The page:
Our class of ten sea kayakers bobs up and down in the swell off the Oregon coast. We’re gathered around Sean Morley — a British police-officer-turned-kayak-surfer, expeditioner and world-renowned instructor — who has been charged with the task of honing our long boat surfing skills in seas that are rough even by the standards of the Lumpy Waters Symposium.
The 104 students and 30 coaches who travelled to this year’s event have split into groups to practice skills ranging from bracing and rolling to sea navigation and advanced rock gardening. For the last 45 minutes, however, our group hasn’t seen a soul. We followed Morley out around a stunning sandstone cape near Pacific City, Oregon and have stopped just outside the surf zone where we plan to practice carving down the faces of waves in our 14- to 17-foot sea kayaks.
“Everyone take a moment to plan your line to shore,” Morley instructs the class of intermediate-to-advanced paddlers. We crane our necks, and try to size up the waves from the seats of our boats. The narrow line of beach periodically disappears behind curtains of white foam. The sound alone is intimidating. “Ask yourself if you feel confident about this landing.”
It’s the first morning of the three-day gathering and my first sea kayak symposium. In fact, it’s one of my first days on the ocean period. I’ve had plenty of experience on whitewater rivers and creeks, but evaluating beach breaks is foreign to me. All I know is I’m itching to surf. Confident? Sure, why not?
The class discusses the conditions with each other quietly. Many of my fellow students are veterans of Lumpy Waters, now in its sixth year, and are well-versed in spotting sea hazards. I feel my confidence fade and color rise to my cheeks as the class votes to stay out of the surf. Morley compliments their good sense. He points out several sharp-looking reefs just below the water’s surface and explains why getting back out past the waves will be much harder than getting in. “It’s big out here,” he says.
We leave the beach and begin traversing back around the bluffs. Caves explode with sea water as the swells rocking our boats make violent contact with land. It’s big out here indeed.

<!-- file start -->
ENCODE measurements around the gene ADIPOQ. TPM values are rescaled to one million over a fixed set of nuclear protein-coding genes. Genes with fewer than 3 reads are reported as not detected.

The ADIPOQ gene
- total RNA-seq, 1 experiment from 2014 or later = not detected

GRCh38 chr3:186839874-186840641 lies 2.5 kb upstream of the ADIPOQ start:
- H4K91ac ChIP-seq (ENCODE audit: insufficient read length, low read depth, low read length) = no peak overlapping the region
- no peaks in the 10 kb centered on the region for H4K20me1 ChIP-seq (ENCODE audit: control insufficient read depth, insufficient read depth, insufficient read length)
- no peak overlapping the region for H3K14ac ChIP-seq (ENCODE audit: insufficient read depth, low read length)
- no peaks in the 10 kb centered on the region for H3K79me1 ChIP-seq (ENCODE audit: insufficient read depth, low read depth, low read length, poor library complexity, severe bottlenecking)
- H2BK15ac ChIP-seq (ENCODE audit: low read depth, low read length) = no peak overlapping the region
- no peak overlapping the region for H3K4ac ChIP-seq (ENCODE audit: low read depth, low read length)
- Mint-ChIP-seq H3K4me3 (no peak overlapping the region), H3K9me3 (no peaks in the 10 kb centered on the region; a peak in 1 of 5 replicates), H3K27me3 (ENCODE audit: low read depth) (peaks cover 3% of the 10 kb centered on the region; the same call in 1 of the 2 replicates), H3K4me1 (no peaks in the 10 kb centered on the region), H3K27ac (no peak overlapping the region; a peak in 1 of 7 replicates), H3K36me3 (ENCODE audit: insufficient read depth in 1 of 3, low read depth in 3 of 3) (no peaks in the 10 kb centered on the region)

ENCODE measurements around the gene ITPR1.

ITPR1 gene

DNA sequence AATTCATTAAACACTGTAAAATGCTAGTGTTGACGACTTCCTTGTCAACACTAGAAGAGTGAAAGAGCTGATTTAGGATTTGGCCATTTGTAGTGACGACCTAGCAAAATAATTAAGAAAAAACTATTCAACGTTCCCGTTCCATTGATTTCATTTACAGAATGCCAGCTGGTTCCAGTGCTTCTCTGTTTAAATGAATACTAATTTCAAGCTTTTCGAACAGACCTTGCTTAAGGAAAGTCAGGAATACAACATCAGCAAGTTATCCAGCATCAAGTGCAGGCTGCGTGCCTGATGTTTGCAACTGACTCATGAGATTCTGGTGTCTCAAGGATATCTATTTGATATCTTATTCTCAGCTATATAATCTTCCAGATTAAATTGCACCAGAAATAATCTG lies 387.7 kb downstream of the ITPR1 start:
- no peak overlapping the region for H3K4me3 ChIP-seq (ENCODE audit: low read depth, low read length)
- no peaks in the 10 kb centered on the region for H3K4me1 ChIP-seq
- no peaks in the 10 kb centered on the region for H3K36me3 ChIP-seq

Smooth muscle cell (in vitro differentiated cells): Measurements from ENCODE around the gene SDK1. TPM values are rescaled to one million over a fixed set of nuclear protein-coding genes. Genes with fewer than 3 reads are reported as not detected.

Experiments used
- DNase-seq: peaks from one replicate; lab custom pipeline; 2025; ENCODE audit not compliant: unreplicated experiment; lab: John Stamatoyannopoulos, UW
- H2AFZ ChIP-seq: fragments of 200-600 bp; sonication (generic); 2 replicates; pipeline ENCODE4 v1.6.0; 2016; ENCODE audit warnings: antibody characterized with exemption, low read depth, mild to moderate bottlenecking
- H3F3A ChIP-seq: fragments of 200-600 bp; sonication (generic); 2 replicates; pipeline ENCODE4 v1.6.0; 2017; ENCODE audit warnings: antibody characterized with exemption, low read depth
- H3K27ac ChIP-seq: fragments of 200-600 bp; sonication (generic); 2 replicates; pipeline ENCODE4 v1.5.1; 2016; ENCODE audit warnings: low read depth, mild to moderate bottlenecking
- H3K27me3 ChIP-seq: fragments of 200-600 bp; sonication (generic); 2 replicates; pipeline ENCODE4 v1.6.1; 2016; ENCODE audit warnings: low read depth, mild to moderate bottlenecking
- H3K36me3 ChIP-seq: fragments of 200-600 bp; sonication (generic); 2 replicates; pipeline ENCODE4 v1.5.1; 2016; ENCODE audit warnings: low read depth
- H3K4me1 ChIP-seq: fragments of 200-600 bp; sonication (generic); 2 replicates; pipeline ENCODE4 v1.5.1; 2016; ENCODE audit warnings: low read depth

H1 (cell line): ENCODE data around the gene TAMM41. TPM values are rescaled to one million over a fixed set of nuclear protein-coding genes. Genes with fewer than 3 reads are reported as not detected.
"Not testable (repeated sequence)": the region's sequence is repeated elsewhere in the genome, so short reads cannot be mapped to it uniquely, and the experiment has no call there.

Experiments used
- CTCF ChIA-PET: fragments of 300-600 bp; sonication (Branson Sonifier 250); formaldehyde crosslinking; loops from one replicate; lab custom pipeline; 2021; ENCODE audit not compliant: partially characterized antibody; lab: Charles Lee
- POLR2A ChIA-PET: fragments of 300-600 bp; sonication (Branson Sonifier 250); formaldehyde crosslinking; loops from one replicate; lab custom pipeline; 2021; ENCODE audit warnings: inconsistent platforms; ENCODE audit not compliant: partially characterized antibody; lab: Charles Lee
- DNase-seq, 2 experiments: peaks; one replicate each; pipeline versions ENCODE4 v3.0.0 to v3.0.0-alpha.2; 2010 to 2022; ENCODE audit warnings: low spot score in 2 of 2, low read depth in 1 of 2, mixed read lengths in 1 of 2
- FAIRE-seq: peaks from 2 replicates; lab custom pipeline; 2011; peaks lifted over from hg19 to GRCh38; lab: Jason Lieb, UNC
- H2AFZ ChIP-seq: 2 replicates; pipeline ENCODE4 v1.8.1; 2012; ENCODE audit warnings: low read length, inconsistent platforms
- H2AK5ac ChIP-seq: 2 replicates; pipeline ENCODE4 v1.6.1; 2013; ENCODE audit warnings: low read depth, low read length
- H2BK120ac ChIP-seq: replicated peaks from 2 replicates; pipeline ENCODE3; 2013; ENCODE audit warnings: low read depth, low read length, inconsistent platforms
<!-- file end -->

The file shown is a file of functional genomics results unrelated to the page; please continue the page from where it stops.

Morley and his co-instructors, Kate Hives of The Hurricane Riders and Californian Bill Vonnegut, paddle up to the cliffs and dip into a tiny cove amongst the bursting waves. It looks a bit like a river canyon, with steep vertical walls. Vonnegut moves closer to assess the conditions. A tricky entrance focuses the larger swells into menacing 20-foot faces, but once inside the waves bounce into each other, dispersing their energy into foamy stacks that mariners call clapotis. Though far from flatwater, it’s not dangerous.
Vonnegut motions volunteers from the group to join him, and I fall in line with several others and work my way toward the opening. Just as I begin paddling toward the constricted entrance, everyone around me starts yelling, “OUTSIDE!”
Even I know what that means: a big set is coming and it’s time to paddle like hell away from shore. I spin my 16-foot sea kayak as quickly as I could–it feels awfully slow compared to the 9-foot creek boats I’m used to paddling–and manage to make it out before an enormous wave crashes past.
At the next lull, I join the group in the cove and see Morley is still parked out of the protected area with another, even bigger wall of water headed his way. As the towering surge moves in, Morley paddles forward and catches the momentum of another wave rebounding off the cliff face. He surfs away from shore and hits the oncoming swell with so much speed, he launches into the air. I can see the full hull of his 16-foot sea kayak for a moment before he deftly dips an edge to absorb the impact, and turns back towards us as if nothing had happened. It was so fast, I’m not sure if I should believe what I had just witnessed, but another student manages to catch a remarkable photo of Morley landing the stunt (above).
With a new metric for judging my confidence level, I slowly ease into surfing when we arrive at a safer beach. We ride the waves all afternoon, shouting encouragement to each other while the instructors provide insightful feedback.
For the rest of the symposium, I believe it when people call the coaches — who’ve travelled from as far as Scotland and South Africa to be at Lumpy — “world class.” The next day, I learn the basics of rescue and rock gardening from other paddlers just as skilled as Morley. Around the campfire at night, a man tells me that half a day of guided bracing and edging exercises did more for his balance than years of self-taught paddling.
The other students I meet range from teens to septuagenarians, beginners to experts, but at the end of each day, it’s possible to pick up on a common glow radiating off nearly every face — a satisfied feeling caused as much by a rewarding day on the water with good instruction as by the good food, microbrews, and touch of sunburn. It’s obvious why so many sea kayakers, coaches and students alike, return each year for a long weekend on lumpy waters.
–Check out MORE GREAT PHOTOS from C&K.
The article was originally published on Canoe & Kayak
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